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Having a supply of enough recycled plastic is a challenge for beverage companies as many ramp up their goals to buy new recycled material while others are adding to the demand—including brands making products like shoes from recycled plastic bottles, or cities paving roads with the material. “If you look at the 2025 goals that companies are making, there’s just not enough material for them all to be able to achieve those goals,” says Croke.

Through the new program, PepsiCo will also buy directly from the recycling facilities. “It creates a more secure market for the longer term, which is something that we’re always talking about in recycling,” she says. Longer-term contracts can help guarantee a more consistent price for recycled plastic, which has jumped up and down in value.

Many environmental advocates argue that recycling alone isn’t a solution. “Beverage companies should be focusing on shifting away from single-use plastic to refillable purchases,” says John Hocevar, a campaign director at Greenpeace. “We are still seeing most companies focusing too much on recycling, even though very little plastic is recycled at all, and almost none is recycled more than once. For plastic, recycling is just a brief pause between fracking on one end and being dumped or burned on the other.”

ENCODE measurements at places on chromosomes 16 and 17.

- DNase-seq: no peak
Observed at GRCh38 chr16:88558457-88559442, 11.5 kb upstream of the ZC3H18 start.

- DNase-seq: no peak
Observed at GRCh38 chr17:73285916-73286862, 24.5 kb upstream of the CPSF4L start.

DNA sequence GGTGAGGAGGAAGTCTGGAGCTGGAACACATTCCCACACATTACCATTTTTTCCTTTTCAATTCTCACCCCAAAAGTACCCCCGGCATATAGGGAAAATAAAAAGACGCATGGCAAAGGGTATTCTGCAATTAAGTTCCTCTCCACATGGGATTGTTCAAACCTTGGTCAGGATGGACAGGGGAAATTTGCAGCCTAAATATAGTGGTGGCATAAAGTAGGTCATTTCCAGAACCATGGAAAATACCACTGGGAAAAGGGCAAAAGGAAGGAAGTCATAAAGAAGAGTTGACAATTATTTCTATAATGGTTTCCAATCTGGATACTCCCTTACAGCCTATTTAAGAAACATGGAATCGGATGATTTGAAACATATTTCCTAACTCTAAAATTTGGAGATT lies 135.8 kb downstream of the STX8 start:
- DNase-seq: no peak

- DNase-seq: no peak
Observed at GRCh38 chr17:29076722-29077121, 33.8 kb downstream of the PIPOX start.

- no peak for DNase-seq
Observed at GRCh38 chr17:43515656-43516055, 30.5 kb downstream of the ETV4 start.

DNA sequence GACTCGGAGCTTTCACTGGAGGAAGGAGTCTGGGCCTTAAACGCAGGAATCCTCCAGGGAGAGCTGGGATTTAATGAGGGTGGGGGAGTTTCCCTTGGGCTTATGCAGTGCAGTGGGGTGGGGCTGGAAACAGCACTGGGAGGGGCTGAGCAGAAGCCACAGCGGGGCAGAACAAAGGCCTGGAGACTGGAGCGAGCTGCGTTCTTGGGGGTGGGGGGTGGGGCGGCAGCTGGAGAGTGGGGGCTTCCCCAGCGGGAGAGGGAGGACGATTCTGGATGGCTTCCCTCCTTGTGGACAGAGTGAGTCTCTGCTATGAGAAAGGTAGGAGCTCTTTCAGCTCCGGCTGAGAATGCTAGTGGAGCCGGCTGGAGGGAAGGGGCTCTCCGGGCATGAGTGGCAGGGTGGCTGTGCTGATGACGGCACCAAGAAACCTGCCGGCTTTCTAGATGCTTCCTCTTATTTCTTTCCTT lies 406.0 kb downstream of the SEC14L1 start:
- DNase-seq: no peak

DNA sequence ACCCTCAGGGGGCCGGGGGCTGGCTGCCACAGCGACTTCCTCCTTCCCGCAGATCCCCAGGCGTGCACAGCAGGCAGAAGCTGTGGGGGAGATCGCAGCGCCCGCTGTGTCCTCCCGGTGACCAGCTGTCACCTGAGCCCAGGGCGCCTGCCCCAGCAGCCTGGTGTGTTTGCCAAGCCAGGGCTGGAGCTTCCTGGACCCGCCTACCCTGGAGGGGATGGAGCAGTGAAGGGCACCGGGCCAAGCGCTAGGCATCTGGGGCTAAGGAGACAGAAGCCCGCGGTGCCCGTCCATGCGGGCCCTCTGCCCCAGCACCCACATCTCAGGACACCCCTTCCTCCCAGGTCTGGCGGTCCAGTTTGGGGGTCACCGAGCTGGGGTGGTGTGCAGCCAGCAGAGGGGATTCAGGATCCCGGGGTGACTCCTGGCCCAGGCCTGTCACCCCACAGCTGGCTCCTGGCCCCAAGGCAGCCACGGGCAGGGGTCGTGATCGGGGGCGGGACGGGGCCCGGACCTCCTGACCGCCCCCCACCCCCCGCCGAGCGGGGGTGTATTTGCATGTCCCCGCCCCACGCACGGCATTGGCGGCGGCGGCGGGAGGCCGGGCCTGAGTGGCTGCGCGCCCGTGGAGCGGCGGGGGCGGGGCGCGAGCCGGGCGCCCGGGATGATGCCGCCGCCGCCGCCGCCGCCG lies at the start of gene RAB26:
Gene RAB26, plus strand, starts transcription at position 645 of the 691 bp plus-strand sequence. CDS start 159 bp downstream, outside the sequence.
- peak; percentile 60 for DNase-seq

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Even in communities in the U.S. that have easy access to recycling means, recycling rates are still relatively low. Overall, in 2021, only around a third of the plastic bottles sold in the U.S. were actually recycled; and because the volumes produced are enormous, so, too, the vast amount of plastic bottles that end up in landfills. “Coca-Cola alone produces about 110 billion plastic bottles each year,” Hocevar says. “It’s hard to believe that there is anyone at this stage who sees that as sustainable.”

PepsiCo, like its competitors, has added some refillable products; the company owns SodaStream, and last year, stopped selling its bubly sparkling water brand in plastic bottles, using the SodaStream platform instead. Still, the vast majority of its products are in single-use packaging. It’s not inevitable—soda companies did use refillable packaging before the 1970s—but systems would have to change more broadly to make that possible again.

Croke says that Closed Loop Partners is pushing brands to move to reusable packaging, but “single use is highly unlikely to fully go away in the next 10 years,” so strengthening recycling infrastructure is critical.

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About the author

Adele Peters is a staff writer at Fast Company who focuses on solutions to some of the world's largest problems, from climate change to homelessness. Previously, she worked with GOOD, BioLite, and the Sustainable Products and Solutions program at UC Berkeley